The opinion of the court was delivered by: John F. Keenan, United States District Judge:
Before the Court is Petitioner Michael Schlussel's ("Schlussel" or "Petitioner") pro se motion to vacate, set aside, or correct his sentence pursuant to 28 U.S.C. § 2255 ("Section 2255"). For the following reasons, Petitioner's motion is denied.
On March 25, 2008, Petitioner was charged with three counts, two of which went to trial before a jury: (1) conspiracy to commit mail fraud, in violation of 18 U.S.C. § 1349, and (2) mail fraud, in violation of 18 U.S.C. § 1341. These charges arose out of Petitioner's scheme to defraud hundreds of companies by mailing them what appeared to be invoices for fluorescent light bulbs, and depositing the victims' "payments" into a bank account that he controlled. On March 10, 2009, Petitioner was convicted by a jury of both counts. The Court sentenced him to 108 months' imprisonment - well below the range of 210 to 262 months set forth in the United States Sentencing Guidelines - on July 30, 2009. Petitioner then appealed to the Second Circuit, which upheld his convictions and his sentence. See United States v. Schlussel, 383 F. App'x 87 (2d Cir. 2010).
II.Section 2255 Standard of Review
Section 2255 allows a prisoner held in federal custody to collaterally challenge his federal conviction or sentence. 28 U.S.C. § 2255(a). To obtain relief under this provision, a petitioner must establish "a constitutional error, a lack of jurisdiction in the sentencing court, or an error of law or fact that constitutes a 'fundamental defect which inherently results in a complete miscarriage of justice.'" United States v. Bokun, 73 F.3d 8, 12 (2d Cir. 1995) (quoting Hill v. United States, 368 U.S. 424, 428 (1962)). Because Schlussel is proceeding pro se, his submissions will be "liberally construed in his favor," Simmons v. Abruzzo, 49 F.3d 83, 87 (2d Cir. 1995) (citing Haines v. Kerner, 404 U.S. 519, 520 (1972)), and will be read "to raise the strongest arguments that they suggest," Green v. United States, 260 F.3d 78, 83 (2d Cir. 2001) (citing Graham v. Henderson, 89 F.3d 75, 79 (2d Cir. 1996)).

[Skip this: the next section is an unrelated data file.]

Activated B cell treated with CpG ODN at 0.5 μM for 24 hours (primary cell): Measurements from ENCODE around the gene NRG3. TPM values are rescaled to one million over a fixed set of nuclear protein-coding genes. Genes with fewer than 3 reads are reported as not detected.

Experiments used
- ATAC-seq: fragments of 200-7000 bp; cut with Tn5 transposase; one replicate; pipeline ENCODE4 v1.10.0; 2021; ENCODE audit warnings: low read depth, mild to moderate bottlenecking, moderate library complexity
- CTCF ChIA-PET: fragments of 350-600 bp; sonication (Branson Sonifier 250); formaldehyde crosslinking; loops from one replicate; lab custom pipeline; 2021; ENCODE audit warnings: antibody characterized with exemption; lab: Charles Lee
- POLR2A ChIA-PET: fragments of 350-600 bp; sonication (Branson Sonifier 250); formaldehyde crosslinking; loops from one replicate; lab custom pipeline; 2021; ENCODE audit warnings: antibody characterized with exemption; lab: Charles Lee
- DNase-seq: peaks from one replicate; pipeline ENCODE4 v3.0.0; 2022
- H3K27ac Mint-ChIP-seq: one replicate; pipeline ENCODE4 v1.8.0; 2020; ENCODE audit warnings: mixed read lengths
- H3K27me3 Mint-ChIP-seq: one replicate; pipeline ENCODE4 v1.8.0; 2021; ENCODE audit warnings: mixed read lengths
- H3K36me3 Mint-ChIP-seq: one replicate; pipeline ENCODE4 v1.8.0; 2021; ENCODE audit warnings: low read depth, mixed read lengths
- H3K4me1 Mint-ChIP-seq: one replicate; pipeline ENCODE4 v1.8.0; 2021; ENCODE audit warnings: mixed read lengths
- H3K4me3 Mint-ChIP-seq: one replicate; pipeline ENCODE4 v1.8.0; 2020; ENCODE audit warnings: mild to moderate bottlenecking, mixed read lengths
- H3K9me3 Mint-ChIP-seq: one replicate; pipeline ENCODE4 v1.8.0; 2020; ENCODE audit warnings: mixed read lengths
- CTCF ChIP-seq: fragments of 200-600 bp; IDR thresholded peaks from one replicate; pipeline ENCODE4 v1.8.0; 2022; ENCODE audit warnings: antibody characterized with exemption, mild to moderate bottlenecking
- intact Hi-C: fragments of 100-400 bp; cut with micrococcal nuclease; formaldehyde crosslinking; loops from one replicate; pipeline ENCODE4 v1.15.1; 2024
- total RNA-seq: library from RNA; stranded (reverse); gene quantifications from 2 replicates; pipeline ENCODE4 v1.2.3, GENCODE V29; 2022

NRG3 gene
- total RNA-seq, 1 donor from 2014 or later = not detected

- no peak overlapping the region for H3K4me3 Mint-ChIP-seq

Petitioner now moves for relief under Section 2255 on the basis of due process violations, as well as several different purported manifestations of ineffective assistance of counsel. Each contention is discussed in turn below.
A. Petitioner's Due Process Claims
A court must conduct a hearing to determine a defendant's competency to stand trial "if there is reasonable cause to believe that the defendant may presently be suffering from a mental disease or defect rendering him mentally incompetent to the extent that he is unable to understand the nature and consequences of the proceedings against him or to assist properly in his defense." 18 U.S.C. § 4241(a). The Second Circuit has noted that "the failure to conduct a full competency hearing is not a ground for reversal when the defendant appeared to be competent during trial, and the district court's view of the defendant's competency based on its observations at trial is entitled to deference." United States v. Kirsh, 54 F.3d 1062, 1070--71 (2d Cir. 1995) (citing United States v. Vamos, 797 F.2d 1146, 1150 (2d Cir. 1986)). Moreover, "failure by trial counsel to indicate that the defendant had any difficulty in assisting in preparation or in comprehending the nature of the proceedings 'provides substantial evidence of the defendant's competence.'" Id.